The invention addresses the problems and deficiencies of the prior art noted above, by providing an RF flexible printed wiring board (PWB) transmission line used to connect strip transmission line microwave PWB assemblies without the use of coaxial connectors and coaxial cables. The flexible PWB transmission line operates at microwave frequencies with little or no RF distortion as a function of flex or twist, and with little or no RF leakage. The flexible line is thinner than coaxial cables.
The PWB transmission line apparatus in accordance with an aspect of the invention is for electrically interconnecting first and second strip transmission lines located on first and second dielectric substrates, and comprises a flexible microstrip transmission line. The flexible line includes an elongated thin dielectric layer having first and second opposed surfaces, an electrically conductive ground plane layer formed on the first surface, an electrically conductive microstrip conductor strip formed on the second dielectric surface, and interconnection means for interconnecting a first end of the flexible line to the first strip transmission line and for interconnecting a second end of the flexible line to the second strip transmission line. In one exemplary embodiment, the flexible transmission line is passed through a 360 degree loop between the first and second strip transmission lines to provide strain relief.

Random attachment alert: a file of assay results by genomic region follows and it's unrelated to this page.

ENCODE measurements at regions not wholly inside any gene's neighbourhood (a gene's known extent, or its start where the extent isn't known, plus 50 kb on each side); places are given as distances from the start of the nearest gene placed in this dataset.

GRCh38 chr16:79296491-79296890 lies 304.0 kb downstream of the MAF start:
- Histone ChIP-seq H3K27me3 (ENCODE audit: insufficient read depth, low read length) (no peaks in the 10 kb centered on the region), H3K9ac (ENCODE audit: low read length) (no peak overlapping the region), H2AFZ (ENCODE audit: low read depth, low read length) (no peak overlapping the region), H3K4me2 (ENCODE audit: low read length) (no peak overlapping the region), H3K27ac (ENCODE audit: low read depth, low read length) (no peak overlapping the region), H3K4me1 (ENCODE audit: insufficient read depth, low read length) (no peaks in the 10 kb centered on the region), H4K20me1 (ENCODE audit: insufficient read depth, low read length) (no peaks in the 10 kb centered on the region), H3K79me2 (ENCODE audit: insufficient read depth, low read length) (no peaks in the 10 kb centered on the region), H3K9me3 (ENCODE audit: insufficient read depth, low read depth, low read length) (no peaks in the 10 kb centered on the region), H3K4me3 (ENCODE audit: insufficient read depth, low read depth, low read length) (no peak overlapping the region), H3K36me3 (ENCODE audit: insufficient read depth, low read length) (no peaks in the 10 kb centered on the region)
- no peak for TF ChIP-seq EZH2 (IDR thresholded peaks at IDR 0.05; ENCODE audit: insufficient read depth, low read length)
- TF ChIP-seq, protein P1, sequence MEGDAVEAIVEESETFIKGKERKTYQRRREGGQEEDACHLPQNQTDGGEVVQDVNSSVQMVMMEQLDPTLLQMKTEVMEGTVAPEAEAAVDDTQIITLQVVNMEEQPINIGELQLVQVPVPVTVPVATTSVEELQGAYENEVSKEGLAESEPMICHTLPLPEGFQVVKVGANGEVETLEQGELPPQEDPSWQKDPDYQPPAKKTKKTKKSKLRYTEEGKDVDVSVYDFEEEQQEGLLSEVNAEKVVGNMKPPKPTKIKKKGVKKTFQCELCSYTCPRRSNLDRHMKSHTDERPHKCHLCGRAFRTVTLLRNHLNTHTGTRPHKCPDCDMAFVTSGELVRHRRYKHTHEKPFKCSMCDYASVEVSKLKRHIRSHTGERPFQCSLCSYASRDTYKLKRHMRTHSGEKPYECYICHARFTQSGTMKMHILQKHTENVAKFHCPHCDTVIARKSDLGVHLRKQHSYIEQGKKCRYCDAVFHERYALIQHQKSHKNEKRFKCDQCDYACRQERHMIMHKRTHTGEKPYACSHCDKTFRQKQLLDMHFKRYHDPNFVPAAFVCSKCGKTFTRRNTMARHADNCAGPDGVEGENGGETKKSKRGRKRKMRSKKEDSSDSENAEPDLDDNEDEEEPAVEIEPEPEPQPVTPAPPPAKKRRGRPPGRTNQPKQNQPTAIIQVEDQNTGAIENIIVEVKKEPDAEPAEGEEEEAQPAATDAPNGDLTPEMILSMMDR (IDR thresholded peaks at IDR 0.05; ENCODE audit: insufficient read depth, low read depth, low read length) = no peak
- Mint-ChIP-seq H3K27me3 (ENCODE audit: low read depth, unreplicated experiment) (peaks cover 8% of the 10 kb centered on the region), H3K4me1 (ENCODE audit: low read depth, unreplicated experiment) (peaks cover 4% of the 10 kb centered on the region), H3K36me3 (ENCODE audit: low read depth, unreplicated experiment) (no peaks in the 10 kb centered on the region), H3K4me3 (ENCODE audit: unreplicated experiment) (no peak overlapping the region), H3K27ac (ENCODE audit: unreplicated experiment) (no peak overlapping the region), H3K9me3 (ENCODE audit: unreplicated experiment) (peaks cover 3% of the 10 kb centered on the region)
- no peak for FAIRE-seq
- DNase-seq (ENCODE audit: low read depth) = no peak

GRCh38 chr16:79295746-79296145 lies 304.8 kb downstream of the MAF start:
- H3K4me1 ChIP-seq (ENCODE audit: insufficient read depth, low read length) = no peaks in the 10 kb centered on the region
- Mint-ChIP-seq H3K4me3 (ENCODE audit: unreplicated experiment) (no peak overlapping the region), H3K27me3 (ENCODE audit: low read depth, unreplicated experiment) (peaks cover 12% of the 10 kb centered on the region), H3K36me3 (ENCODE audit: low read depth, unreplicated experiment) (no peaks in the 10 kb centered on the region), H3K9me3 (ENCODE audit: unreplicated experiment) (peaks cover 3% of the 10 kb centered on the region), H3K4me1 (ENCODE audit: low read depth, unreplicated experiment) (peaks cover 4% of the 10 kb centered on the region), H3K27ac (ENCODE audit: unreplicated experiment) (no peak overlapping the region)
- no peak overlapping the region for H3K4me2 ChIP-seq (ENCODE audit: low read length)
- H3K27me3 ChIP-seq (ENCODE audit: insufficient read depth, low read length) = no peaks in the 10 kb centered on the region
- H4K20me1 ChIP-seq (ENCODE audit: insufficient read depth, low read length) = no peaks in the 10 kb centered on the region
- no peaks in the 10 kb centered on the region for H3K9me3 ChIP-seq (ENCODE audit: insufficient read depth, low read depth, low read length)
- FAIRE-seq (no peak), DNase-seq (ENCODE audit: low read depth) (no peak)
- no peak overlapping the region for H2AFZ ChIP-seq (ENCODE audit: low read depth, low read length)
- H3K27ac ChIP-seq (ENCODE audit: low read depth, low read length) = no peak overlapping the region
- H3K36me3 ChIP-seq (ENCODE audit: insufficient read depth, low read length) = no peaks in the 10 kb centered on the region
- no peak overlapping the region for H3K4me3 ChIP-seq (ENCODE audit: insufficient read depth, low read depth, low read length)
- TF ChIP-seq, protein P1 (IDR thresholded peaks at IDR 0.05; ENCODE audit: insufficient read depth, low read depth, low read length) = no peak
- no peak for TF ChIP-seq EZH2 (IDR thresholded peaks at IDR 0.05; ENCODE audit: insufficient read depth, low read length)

The invention can interconnect strip transmission line microwave PWB assemblies with fewer RF connector components and in less RF connector volume than conventional connection techniques.